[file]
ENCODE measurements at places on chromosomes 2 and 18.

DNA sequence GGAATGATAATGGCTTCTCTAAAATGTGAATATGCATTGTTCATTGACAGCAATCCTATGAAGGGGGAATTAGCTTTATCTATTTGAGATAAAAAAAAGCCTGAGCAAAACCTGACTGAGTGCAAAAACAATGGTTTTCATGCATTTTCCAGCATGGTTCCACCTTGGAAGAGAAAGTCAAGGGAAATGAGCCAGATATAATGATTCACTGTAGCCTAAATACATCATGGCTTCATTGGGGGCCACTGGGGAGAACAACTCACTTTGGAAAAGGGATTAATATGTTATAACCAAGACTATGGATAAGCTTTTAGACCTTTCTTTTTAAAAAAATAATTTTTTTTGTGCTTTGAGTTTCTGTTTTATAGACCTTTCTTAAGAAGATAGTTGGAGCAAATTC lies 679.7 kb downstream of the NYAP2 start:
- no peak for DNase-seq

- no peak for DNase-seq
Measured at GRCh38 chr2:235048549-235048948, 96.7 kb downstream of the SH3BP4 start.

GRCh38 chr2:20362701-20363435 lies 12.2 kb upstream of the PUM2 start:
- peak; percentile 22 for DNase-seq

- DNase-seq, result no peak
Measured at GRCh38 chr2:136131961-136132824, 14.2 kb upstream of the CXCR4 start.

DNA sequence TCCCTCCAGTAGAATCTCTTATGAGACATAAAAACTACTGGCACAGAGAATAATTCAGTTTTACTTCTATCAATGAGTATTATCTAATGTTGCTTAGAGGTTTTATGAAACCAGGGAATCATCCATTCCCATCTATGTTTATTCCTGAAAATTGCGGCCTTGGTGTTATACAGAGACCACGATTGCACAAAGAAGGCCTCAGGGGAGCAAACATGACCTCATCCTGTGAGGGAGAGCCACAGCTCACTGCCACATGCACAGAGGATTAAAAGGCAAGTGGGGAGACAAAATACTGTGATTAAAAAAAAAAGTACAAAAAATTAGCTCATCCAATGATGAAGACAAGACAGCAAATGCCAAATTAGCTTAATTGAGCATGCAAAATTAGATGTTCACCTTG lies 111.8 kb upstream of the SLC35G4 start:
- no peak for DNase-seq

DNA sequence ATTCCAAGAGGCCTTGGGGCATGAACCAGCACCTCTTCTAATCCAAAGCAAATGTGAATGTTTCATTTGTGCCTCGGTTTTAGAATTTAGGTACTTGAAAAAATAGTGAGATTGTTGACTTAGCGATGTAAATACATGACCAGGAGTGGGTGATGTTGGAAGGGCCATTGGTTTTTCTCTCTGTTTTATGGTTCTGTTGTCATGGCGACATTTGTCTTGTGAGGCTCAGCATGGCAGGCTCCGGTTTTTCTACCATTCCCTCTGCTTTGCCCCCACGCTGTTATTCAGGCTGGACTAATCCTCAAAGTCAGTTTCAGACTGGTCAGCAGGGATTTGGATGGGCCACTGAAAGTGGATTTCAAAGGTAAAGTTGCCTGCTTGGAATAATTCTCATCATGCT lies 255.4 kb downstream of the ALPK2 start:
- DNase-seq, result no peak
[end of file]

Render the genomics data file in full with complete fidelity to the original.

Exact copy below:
ENCODE measurements at places on chromosomes 2 and 18.

DNA sequence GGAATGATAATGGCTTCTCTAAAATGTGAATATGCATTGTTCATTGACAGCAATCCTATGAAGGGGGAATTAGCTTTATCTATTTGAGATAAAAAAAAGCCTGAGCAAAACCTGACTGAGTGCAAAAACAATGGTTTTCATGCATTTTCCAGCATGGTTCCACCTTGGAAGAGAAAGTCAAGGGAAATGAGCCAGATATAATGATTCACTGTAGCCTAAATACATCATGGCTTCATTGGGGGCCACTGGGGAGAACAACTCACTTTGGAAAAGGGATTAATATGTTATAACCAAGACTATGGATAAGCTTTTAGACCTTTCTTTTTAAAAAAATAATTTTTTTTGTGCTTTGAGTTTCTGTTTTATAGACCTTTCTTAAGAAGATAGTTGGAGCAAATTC lies 679.7 kb downstream of the NYAP2 start:
- no peak for DNase-seq

- no peak for DNase-seq
Measured at GRCh38 chr2:235048549-235048948, 96.7 kb downstream of the SH3BP4 start.

GRCh38 chr2:20362701-20363435 lies 12.2 kb upstream of the PUM2 start:
- peak; percentile 22 for DNase-seq

- DNase-seq, result no peak
Measured at GRCh38 chr2:136131961-136132824, 14.2 kb upstream of the CXCR4 start.

DNA sequence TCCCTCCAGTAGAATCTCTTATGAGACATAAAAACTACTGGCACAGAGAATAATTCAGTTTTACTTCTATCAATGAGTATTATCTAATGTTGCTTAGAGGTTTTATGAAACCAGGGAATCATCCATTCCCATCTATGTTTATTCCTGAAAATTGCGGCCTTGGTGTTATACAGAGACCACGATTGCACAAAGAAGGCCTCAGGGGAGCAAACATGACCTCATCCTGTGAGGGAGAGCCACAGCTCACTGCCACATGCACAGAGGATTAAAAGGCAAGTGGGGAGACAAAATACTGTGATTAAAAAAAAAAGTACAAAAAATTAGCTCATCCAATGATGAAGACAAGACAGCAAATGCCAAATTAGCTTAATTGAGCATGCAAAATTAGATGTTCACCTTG lies 111.8 kb upstream of the SLC35G4 start:
- no peak for DNase-seq

DNA sequence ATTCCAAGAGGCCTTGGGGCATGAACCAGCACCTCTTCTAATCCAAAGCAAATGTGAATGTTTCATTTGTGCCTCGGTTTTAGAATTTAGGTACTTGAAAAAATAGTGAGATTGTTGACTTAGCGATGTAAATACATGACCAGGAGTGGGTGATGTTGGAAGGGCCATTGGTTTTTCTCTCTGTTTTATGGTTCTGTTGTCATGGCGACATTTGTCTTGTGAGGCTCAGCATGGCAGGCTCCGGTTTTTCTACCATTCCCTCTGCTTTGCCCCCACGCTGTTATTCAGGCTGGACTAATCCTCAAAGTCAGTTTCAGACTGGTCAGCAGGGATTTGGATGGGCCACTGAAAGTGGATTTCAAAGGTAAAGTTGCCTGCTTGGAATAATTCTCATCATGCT lies 255.4 kb downstream of the ALPK2 start:
- DNase-seq, result no peak